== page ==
publicized. At a hearing on the practice last
February, for example, members of a Senate
subcommittee heard about a California homemaker who
lost $35,000 in three months and another who lost
$100,000 in four months.

Last year, an Atlanta day trader who reportedly lost
more than $400,000 went on a rampage, bludgeoning his
wife and two children to death and shooting and
killing nine at two day-trading offices, before
turning the gun on himself.

Many of the heavy losses stem from highly leveraged
accounts, with people betting the wrong way on
borrowed money.

Two recent studies commissioned by government
securities regulators found that about three-quarters
of day traders at the seven firms surveyed lost money.

"I think reality set in, I really do," said Ronald L.
Johnson, a Florida investment consultant who conducted
one of the studies for the North American Securities
Administrators Association. The point of his 1999
study, he said, was "to warn the population that this
is not easy."

Added Marc Beauchamp, the group's executive director:
"It's not the shortcut to easy street that it appeared
to be at first blush. With day trading, you can lose a
lot of money in a hurry."

The other study, presented by Washington State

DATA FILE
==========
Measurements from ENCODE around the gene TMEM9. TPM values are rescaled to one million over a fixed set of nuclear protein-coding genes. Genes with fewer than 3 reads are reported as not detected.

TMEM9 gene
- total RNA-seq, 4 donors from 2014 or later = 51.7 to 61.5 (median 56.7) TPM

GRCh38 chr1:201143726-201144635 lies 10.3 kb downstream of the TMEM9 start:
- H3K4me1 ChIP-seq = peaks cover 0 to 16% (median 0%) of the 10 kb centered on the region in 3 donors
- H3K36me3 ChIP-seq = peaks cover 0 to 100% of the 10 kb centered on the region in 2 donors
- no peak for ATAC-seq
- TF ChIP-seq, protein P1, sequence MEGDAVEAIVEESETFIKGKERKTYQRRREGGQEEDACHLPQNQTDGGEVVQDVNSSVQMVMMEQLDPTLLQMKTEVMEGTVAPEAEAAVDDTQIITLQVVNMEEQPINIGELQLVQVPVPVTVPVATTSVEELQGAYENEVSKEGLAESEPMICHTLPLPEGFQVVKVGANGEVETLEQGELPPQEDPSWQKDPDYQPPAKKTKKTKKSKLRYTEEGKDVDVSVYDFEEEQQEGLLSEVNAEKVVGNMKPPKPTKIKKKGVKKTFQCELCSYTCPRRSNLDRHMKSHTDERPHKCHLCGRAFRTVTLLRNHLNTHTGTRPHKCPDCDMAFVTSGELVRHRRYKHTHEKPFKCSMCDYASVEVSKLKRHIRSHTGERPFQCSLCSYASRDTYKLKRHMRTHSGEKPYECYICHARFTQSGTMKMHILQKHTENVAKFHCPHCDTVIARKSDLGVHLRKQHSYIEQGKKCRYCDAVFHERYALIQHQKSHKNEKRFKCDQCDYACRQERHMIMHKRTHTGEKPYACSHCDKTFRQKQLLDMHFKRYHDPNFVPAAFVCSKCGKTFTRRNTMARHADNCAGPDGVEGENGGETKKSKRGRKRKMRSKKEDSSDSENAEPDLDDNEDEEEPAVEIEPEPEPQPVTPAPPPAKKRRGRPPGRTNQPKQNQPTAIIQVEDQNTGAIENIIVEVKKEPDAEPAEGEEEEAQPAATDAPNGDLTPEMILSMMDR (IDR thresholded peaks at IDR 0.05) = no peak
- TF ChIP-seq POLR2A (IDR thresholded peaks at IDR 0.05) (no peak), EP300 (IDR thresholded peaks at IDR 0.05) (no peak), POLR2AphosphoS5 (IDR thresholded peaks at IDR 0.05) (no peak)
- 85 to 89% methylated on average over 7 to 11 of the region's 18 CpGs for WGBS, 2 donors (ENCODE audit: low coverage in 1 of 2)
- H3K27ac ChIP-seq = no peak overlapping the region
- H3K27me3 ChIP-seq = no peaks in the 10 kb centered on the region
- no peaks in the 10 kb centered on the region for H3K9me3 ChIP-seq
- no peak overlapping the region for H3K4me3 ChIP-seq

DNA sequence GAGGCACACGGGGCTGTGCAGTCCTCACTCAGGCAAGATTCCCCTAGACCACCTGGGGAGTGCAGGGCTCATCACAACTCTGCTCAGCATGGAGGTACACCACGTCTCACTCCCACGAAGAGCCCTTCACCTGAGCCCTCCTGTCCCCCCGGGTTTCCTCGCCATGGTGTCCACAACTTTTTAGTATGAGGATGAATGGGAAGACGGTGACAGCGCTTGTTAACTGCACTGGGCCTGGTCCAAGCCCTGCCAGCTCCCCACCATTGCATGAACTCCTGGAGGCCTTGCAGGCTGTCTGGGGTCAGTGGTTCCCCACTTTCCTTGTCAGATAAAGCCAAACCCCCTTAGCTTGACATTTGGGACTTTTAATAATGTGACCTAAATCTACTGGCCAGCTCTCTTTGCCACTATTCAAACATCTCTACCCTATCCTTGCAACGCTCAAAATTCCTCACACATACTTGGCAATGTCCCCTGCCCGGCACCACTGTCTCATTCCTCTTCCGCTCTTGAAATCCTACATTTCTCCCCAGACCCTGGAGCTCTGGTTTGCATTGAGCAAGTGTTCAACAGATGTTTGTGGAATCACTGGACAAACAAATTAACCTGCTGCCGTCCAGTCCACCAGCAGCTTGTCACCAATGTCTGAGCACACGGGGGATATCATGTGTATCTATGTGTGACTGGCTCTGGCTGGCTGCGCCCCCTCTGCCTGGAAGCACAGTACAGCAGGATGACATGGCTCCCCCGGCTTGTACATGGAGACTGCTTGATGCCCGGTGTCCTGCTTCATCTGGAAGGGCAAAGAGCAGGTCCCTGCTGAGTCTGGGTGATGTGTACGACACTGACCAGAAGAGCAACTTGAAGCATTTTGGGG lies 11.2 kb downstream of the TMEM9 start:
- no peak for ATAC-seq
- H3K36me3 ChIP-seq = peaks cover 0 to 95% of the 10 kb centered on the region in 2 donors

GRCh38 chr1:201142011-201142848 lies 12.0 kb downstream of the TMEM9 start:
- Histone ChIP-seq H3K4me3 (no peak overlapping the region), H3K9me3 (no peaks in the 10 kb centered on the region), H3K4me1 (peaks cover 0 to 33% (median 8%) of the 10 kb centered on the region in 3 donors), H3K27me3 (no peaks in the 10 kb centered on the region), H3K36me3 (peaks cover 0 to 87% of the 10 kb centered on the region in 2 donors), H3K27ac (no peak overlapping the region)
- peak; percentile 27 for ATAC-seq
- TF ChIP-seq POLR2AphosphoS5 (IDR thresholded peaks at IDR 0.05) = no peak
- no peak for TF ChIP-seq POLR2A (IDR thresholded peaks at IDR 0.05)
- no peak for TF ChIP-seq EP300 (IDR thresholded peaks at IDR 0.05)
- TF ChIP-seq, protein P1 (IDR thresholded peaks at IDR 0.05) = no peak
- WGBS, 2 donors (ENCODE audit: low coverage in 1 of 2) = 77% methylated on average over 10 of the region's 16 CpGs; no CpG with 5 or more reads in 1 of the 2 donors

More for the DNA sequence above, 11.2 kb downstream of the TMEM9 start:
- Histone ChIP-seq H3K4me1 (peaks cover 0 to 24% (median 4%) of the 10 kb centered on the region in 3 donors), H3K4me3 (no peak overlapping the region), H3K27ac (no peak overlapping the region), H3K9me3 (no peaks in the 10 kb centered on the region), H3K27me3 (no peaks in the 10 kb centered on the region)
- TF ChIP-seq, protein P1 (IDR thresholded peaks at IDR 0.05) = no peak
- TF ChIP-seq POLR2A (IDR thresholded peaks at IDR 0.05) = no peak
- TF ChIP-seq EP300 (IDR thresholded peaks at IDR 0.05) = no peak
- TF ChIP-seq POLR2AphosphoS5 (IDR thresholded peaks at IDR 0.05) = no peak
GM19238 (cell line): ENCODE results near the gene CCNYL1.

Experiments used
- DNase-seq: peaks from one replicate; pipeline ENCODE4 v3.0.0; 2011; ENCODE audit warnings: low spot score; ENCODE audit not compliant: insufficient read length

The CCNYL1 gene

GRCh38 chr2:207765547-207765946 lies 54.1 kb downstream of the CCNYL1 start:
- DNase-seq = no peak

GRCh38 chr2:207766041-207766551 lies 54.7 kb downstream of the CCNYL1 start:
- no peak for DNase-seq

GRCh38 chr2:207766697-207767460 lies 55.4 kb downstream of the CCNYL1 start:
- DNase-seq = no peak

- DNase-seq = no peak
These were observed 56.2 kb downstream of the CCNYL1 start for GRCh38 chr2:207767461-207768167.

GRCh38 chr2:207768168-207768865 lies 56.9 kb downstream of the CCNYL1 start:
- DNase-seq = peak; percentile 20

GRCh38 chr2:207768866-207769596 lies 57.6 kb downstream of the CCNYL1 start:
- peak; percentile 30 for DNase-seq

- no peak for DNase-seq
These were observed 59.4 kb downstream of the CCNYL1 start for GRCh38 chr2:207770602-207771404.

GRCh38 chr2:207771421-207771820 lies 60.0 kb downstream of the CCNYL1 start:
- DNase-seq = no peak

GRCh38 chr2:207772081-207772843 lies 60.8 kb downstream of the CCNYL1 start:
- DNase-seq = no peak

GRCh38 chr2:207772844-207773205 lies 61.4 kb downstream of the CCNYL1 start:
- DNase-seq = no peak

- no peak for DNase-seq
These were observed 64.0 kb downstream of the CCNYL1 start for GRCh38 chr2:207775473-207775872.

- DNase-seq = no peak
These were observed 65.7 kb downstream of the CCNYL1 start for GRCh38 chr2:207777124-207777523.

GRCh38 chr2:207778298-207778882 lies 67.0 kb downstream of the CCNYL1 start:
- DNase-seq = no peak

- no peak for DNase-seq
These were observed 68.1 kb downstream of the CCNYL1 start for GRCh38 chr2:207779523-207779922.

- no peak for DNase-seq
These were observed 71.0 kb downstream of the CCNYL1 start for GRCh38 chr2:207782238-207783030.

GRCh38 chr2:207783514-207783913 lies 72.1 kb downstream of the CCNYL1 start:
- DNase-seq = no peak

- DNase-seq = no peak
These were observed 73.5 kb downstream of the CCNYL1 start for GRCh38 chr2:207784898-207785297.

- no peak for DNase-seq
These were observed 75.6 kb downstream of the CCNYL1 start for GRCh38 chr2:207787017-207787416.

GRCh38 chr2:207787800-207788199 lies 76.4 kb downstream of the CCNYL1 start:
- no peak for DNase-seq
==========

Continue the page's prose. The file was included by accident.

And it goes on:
securities director Deborah R. Bortner at the Senate
hearing, examined 124 accounts at six day-trading
firms in her state. The study said that 77 percent of
the accounts lost an average of $36,000 in the course
of three months.

But day-trading officials questioned the studies'
methodology and the conclusions that regulators are
drawing from them, and drew a distinction between
their firms and those that garnered negative headlines
in the past.

"The analytical methodology used in the Washington
study is highly suspect, and demonstrates perhaps a
lack of analytical understanding of accounting for
profits and losses," said J. William Lauderback, board
secretary for the Electronic Traders Association, a
Texas- based industry group representing 15
day-trading firms.

If some of the firms in the study truly did have those
losses, "hopefully a lot of them are no longer in
business," said Lauderback, who is also vice president
of corporate affairs for a major day- trading firm,
Momentum Securities LLC, a subsidiary of
Tradescape.com Inc.

While Lauderback said he has no firm statistics on the
number of full-time day traders, he estimates there
are now 10,000 nationwide, up from a previous
Electronic Traders Association estimate of about

Officials at day-trading firms in Massachusetts and
around the country say that they have no shortage of
day traders willing to put down a minimum of $25,000
to $75,000 to open an account, and pay $15 to $25 per